Monday, 21 November 2011

Britain's Gas-Price Gamble

When Cuadrilla Resources, a small independent gas producer, announced in September that it had found vast quantities of shale gas under northwest England, it caught many people off-guard. It had been known for some time that the area contained some shale reserves, but nobody anticipated anything like the volumes that Cuadrilla discovered. We cannot yet know what proportion of those volumes will turn out to be producible. But this is not the first time that developments in shale gas have taken people by surprise.

Ten years ago, no one could have predicted the shale revolution that has occurred since in America's energy markets. Investors at the time built import terminals to receive shiploads of gas from the Middle East and Africa. Those now sit idle, made redundant by developments in America's shale basins.

The lesson here is that technological change will always scupper long-term plans. In the 1980s, the British government spent a lot of time examining and attempting to predict the future of the U.K. energy-generation market as part of its planning enquiry for the Sizewell B nuclear plant. None of the many energy experts involved at the time suggested a significant role for gas generation.

Yet by the 1990s, gas turbines were basically the only generation facilities being built in England. In 2003, the government issued a white paper concluding that new nuclear generation was unnecessary. By 2006 it had decided that it was essential.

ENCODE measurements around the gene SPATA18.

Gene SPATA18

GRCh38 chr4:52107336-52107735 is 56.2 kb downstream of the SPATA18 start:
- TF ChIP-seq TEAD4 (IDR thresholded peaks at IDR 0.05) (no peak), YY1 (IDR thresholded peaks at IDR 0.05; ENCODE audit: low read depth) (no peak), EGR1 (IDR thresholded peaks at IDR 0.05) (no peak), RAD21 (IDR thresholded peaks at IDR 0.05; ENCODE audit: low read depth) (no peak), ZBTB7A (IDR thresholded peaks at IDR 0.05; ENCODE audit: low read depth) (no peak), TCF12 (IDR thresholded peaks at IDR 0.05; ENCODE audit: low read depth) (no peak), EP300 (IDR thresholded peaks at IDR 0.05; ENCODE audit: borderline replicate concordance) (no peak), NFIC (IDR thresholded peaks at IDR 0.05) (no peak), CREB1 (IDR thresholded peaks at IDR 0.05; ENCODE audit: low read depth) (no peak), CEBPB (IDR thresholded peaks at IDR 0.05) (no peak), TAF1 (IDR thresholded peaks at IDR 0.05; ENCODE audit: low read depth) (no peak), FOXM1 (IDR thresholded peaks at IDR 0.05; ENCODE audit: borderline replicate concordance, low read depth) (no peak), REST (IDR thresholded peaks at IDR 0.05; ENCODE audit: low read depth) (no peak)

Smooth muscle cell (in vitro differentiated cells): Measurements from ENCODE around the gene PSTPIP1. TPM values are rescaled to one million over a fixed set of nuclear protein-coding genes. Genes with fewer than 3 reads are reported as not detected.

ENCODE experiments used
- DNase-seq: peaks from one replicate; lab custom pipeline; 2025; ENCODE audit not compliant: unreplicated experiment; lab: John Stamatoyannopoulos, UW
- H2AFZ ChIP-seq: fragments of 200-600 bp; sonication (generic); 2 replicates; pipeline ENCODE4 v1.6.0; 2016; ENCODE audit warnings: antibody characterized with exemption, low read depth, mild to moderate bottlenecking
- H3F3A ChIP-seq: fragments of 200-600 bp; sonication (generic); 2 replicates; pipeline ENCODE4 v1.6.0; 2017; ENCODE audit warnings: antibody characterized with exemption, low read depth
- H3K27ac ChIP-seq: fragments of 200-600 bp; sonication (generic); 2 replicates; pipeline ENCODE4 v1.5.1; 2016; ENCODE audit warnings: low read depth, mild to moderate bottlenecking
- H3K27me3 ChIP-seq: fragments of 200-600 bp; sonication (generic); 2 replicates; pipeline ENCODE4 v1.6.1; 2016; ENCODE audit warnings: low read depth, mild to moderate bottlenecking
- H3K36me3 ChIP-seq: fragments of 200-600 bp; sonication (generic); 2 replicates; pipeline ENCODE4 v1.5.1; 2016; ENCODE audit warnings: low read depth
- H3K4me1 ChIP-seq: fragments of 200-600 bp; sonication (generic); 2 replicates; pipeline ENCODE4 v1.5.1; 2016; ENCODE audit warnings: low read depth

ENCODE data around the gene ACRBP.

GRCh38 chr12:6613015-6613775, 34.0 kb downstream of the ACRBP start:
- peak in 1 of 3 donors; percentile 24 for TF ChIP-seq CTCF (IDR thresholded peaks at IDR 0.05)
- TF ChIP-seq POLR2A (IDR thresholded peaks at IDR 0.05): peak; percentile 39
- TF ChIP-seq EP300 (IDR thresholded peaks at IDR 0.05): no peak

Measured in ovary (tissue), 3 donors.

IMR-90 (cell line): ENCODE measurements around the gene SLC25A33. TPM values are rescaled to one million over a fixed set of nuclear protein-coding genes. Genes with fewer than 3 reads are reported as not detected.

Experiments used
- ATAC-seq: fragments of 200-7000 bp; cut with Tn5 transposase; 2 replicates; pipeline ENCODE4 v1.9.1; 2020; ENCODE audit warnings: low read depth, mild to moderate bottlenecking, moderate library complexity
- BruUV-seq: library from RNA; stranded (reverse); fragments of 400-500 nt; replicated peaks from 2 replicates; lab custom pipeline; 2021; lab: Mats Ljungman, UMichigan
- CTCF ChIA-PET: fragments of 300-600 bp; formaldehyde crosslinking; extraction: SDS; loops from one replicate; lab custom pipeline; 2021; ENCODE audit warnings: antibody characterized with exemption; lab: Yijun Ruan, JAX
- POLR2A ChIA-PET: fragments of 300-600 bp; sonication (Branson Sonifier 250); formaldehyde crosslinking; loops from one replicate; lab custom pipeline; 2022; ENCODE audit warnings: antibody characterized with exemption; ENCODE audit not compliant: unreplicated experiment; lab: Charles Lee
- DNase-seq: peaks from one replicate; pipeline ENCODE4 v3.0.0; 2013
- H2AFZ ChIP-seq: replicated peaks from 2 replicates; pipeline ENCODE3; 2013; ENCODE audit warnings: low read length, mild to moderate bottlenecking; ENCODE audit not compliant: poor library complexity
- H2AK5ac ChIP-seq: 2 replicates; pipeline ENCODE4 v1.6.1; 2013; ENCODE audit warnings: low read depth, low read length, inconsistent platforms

Today, the possibility of large shale-gas resources is once again calling into question the U.K.'s energy policy—particularly its approach to electricity-market reform, which is based on Whitehall officials' tallies of future market developments and their desired contributions from nuclear, renewables, gas and other technologies. The government is offering tens of billions of pounds in subsidies to its favored renewable-generation technologies—a large proportion of which will go to expensive deepwater offshore wind projects.

The carbon savings from these projects are 20-30 times as expensive as those that could be achieved through technology-neutral policies, such as the EU Emissions Trading Scheme, or even Britain's own newly introduced carbon-price floor.

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